Forza Motorsport 3 was a great game, but it wasn't pretty. A simulator doesn't need to be to the same extent as say an arcade racing experience. I'm still playing Rfactor despite its aged looks. But with Forza Motorsport 4 Turn 10 decided it was time to challenge Gran Turismo 5 in the looks department. This meant that they completely rebuilt the system for lighting and shades, in Forza 3 the track and the cars where lit by separate sources. In Forza 4 all objects are lit with the same HDR-source and the result is stunning.
This game is not just a small improvement over its predecessor. It's way more beautiful. The sun dances on the hood of my car, the tarmac gleams, and the shadows cast by the cars in front of me are almost eerie. Sometimes it even gets to be too much. Certain tracks have been given a bit too much sunlight and the reflections in the tarmac feel a bit over the top in places. For those of us who like to shave our times on one certain track, this can be annoying.
Something else that impresses is sound. Engine sounds is something both Turn 10 and Polyphonu have been great at for years, but previously I have missed the metallic feel of real racing sound and that deafening roar of the most powerful V12:s. You know, that immense base thump. In Forza Motorsport 4 all of this has been included and tuned to perfection. My Nissan GT-R (R35) sounds exactly as it does in the game, and the volume for most engines have been turned up.
That takes us to Kinect. Personally I was very worried about the implementation of Microsoft's motion detecting camera in Forza. Thanks to Kinect you can use a feature called head tracking that has the driver's head move much like your own head as you play. Much like the helmet camera in Shift 2: Unleashed it offers a visually striking experience that will impress your mates for a few laps. Kinect keeps good track of your head movements, and overall it works very well. However, this is not something I will employ on regular basis. I'm out to set great times - not gawk at visually impressive gimmicks.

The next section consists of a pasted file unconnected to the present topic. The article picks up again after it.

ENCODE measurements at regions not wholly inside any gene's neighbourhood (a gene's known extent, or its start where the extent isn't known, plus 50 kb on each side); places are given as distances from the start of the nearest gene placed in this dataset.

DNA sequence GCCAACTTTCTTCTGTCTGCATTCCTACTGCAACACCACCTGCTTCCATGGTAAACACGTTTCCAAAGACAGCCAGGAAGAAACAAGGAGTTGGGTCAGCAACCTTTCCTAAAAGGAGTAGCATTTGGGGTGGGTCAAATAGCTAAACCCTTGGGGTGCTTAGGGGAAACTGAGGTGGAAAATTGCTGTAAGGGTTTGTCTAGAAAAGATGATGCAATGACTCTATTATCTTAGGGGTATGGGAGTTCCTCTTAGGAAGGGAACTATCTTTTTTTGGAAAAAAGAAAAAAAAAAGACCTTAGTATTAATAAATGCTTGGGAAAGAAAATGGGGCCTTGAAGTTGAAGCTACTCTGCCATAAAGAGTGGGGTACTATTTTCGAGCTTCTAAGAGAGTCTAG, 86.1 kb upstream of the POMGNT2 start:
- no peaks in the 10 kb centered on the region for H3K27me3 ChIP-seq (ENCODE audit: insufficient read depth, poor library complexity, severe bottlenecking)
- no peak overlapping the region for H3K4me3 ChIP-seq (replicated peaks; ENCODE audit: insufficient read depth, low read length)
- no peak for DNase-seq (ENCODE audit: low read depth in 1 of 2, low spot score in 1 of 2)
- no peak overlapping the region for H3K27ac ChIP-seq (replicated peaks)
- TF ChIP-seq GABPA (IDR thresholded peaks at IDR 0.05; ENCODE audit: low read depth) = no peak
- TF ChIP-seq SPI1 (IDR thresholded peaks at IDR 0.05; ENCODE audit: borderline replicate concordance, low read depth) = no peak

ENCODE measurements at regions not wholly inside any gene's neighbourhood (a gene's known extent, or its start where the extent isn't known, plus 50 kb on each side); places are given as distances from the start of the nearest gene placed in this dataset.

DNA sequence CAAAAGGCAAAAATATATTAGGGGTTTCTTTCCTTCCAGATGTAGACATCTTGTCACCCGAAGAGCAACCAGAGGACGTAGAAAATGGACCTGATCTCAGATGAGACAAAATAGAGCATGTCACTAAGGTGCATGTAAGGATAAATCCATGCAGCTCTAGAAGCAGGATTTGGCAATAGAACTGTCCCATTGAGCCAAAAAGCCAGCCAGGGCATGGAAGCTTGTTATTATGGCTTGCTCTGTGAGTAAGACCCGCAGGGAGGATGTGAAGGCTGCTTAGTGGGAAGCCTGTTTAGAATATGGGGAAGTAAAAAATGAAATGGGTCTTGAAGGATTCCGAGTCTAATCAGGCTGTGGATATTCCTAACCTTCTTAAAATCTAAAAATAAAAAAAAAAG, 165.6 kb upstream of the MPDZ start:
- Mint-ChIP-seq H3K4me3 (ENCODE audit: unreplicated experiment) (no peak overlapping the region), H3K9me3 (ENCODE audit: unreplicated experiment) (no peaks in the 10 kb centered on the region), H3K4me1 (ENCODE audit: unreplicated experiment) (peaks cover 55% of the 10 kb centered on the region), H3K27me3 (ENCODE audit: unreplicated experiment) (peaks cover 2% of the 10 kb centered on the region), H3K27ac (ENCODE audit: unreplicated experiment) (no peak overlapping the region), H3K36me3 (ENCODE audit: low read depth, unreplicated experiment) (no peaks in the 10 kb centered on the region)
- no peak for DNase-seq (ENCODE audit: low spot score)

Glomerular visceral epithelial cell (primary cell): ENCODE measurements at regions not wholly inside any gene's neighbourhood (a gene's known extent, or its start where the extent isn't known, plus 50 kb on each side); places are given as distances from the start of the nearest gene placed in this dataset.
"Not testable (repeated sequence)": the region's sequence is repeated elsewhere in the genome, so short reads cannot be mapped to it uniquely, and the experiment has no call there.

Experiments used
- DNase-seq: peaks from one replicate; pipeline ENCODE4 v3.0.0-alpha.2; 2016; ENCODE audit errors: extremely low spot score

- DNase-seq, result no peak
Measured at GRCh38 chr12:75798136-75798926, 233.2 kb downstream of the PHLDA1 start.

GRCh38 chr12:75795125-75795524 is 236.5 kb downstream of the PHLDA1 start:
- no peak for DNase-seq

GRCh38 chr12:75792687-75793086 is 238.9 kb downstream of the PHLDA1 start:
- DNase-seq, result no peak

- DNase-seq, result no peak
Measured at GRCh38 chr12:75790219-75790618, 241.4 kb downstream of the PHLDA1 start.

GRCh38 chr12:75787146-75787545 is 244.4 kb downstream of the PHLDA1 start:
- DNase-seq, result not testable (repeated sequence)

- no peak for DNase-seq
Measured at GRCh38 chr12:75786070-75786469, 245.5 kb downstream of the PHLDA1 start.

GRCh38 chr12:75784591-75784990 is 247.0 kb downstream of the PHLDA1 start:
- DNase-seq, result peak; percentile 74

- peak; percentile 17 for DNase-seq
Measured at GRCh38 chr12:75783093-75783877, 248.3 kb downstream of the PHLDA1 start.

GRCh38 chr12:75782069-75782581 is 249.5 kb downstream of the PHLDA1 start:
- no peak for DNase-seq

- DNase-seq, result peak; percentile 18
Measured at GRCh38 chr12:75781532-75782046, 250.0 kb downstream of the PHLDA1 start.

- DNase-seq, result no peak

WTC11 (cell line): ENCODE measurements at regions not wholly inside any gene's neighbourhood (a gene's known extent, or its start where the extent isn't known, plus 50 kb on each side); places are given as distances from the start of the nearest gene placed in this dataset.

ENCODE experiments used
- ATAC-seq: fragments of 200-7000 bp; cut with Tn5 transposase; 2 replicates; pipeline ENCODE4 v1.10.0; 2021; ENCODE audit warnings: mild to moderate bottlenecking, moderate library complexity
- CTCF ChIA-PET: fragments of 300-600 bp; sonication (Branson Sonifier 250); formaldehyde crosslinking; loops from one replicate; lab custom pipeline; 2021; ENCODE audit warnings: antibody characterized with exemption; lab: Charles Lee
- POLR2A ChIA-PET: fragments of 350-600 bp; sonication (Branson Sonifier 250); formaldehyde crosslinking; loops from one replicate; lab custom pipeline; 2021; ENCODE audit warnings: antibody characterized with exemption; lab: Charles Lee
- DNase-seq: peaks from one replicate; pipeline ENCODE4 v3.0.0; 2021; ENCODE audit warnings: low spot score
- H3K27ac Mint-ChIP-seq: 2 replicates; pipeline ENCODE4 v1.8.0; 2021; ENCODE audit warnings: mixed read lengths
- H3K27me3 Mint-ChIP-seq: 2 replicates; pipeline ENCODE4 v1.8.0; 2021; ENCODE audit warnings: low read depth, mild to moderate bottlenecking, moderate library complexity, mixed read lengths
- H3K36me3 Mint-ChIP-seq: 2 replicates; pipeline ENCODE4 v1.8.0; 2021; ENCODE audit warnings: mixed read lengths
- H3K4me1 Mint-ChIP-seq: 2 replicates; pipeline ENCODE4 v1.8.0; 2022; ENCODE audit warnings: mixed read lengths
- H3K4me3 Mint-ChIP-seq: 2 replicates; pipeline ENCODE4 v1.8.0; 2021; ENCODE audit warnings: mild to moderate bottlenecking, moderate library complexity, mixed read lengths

Apart from head tracking Kinect is also used in the new Autovista mode. Top Gear mad man Jeremy Clarkson introduces and talks about certain selected models while you can walk around and take in the shapes, open the doors, sit down and admire the interiors. All models included in Autovista are incredibly well crafted, and it's an awesome feeling to climb into a Bugatti Veyron with the aid of Kinect.
Part of the reason why I've often chosen Forza Motorsport 3 over say Iracing or Rfactor the last few years is the incredible online features. Forza Motorsport 4 continues down the same road with an evolution of the brilliant online mode that has become a hallmark of the series. Meeting friends, creating groups, compete in cups, auction of cars, buy cars, trade styling tips and compete has never been more fun, accessible and polished. If you don't want to spend your nights on Xbox Live, there is also a split screen mode, that sports the same silky smooth frame rate and an impressive visuals.
This game is filled to the brim with 502 car models, 80 manufacturers, plenty of great game modes, Kinect support and an excellent online mode. The total package is massive and of the highest quality and no racing fan should miss out on. It comes across as a more homogeneous and well crafted product than Gran Turismo 5 and offers both superior tire physics and graphics. If you're looking for a racing game for Xbox 360 this fall your choice is simple.
9 / 10
Brilliant car physics, wonderful online mode, well crafted Kinect support, loads of cars, great visuals, astonishing sound.